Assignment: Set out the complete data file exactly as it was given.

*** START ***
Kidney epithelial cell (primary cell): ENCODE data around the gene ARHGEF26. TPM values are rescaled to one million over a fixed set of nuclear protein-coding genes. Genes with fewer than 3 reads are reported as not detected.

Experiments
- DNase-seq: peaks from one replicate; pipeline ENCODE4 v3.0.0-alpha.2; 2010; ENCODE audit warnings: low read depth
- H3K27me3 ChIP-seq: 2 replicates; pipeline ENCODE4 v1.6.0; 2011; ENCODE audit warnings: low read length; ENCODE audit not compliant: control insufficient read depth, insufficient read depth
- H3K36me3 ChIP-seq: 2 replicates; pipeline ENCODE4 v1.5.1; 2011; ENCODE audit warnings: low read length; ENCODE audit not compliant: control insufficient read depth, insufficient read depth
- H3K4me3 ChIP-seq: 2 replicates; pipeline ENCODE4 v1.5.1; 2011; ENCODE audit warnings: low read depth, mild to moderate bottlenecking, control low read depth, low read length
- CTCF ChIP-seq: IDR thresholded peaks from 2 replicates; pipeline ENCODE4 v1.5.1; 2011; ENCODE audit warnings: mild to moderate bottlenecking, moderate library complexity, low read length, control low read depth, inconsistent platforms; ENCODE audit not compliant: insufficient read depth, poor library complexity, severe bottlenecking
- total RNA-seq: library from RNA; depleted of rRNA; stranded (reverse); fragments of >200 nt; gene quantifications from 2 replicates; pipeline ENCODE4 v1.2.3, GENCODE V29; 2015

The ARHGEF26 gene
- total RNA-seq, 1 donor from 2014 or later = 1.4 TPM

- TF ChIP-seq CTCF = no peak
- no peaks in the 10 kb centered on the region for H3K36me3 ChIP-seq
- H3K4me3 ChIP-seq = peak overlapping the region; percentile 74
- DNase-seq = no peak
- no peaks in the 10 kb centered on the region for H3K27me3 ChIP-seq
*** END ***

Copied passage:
Kidney epithelial cell (primary cell): ENCODE data around the gene ARHGEF26. TPM values are rescaled to one million over a fixed set of nuclear protein-coding genes. Genes with fewer than 3 reads are reported as not detected.

Experiments
- DNase-seq: peaks from one replicate; pipeline ENCODE4 v3.0.0-alpha.2; 2010; ENCODE audit warnings: low read depth
- H3K27me3 ChIP-seq: 2 replicates; pipeline ENCODE4 v1.6.0; 2011; ENCODE audit warnings: low read length; ENCODE audit not compliant: control insufficient read depth, insufficient read depth
- H3K36me3 ChIP-seq: 2 replicates; pipeline ENCODE4 v1.5.1; 2011; ENCODE audit warnings: low read length; ENCODE audit not compliant: control insufficient read depth, insufficient read depth
- H3K4me3 ChIP-seq: 2 replicates; pipeline ENCODE4 v1.5.1; 2011; ENCODE audit warnings: low read depth, mild to moderate bottlenecking, control low read depth, low read length
- CTCF ChIP-seq: IDR thresholded peaks from 2 replicates; pipeline ENCODE4 v1.5.1; 2011; ENCODE audit warnings: mild to moderate bottlenecking, moderate library complexity, low read length, control low read depth, inconsistent platforms; ENCODE audit not compliant: insufficient read depth, poor library complexity, severe bottlenecking
- total RNA-seq: library from RNA; depleted of rRNA; stranded (reverse); fragments of >200 nt; gene quantifications from 2 replicates; pipeline ENCODE4 v1.2.3, GENCODE V29; 2015

The ARHGEF26 gene
- total RNA-seq, 1 donor from 2014 or later = 1.4 TPM

- TF ChIP-seq CTCF = no peak
- no peaks in the 10 kb centered on the region for H3K36me3 ChIP-seq
- H3K4me3 ChIP-seq = peak overlapping the region; percentile 74
- DNase-seq = no peak
- no peaks in the 10 kb centered on the region for H3K27me3 ChIP-seq